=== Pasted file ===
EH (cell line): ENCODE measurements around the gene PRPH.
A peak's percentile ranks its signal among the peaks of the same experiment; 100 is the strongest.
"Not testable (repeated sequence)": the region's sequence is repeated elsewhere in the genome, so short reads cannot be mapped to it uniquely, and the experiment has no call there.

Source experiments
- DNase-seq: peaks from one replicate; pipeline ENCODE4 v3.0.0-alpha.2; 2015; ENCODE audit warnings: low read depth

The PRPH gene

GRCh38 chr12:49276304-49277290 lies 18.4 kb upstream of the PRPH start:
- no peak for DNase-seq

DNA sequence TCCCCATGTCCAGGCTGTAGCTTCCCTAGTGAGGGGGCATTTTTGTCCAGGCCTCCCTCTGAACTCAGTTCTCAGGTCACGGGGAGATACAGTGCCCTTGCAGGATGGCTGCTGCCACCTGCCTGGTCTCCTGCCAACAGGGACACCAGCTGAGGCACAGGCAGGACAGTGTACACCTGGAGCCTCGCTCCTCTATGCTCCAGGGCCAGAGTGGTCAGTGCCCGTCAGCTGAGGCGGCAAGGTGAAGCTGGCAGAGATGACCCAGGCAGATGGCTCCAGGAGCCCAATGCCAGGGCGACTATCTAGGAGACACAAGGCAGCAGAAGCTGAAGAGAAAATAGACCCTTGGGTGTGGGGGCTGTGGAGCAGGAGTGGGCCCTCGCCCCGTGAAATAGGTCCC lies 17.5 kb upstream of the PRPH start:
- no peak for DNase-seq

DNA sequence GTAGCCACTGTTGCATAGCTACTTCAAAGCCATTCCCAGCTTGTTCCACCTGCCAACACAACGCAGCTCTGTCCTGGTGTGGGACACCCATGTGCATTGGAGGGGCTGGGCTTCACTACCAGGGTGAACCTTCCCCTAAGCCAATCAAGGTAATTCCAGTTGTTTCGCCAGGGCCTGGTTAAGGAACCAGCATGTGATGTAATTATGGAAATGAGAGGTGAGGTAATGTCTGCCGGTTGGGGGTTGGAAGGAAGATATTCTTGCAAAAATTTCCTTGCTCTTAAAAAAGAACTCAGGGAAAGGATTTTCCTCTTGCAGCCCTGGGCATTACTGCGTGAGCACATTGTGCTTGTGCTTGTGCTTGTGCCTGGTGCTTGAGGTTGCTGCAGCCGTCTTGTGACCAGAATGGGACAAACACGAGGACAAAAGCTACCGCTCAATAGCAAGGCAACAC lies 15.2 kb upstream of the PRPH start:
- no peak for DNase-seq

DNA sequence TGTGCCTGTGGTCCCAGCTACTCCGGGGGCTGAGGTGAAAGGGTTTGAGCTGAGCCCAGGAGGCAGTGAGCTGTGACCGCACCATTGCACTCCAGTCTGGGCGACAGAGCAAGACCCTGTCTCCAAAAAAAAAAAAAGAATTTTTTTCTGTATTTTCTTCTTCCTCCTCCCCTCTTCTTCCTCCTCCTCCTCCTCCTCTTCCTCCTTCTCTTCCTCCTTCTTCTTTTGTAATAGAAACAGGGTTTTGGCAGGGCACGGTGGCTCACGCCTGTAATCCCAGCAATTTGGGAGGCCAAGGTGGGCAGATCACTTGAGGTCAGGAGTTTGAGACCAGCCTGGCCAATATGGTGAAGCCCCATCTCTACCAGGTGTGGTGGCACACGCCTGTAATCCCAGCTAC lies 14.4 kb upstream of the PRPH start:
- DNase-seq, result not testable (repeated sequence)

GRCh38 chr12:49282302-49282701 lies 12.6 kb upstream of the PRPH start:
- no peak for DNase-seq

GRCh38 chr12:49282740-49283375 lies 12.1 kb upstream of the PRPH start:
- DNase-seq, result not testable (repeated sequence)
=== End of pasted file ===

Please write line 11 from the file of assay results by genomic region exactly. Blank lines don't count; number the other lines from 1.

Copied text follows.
DNA sequence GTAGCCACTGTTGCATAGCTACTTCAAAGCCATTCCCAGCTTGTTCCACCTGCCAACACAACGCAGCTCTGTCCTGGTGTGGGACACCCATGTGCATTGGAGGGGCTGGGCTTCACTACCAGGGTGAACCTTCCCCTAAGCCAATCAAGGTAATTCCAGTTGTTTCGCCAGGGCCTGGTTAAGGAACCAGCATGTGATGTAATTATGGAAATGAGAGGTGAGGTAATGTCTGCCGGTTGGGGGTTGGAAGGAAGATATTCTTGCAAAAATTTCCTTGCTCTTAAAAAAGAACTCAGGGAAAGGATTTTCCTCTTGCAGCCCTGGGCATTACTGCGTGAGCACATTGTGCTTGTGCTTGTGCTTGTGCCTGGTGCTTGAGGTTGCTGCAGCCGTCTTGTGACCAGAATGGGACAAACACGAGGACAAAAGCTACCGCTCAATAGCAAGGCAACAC lies 15.2 kb upstream of the PRPH start: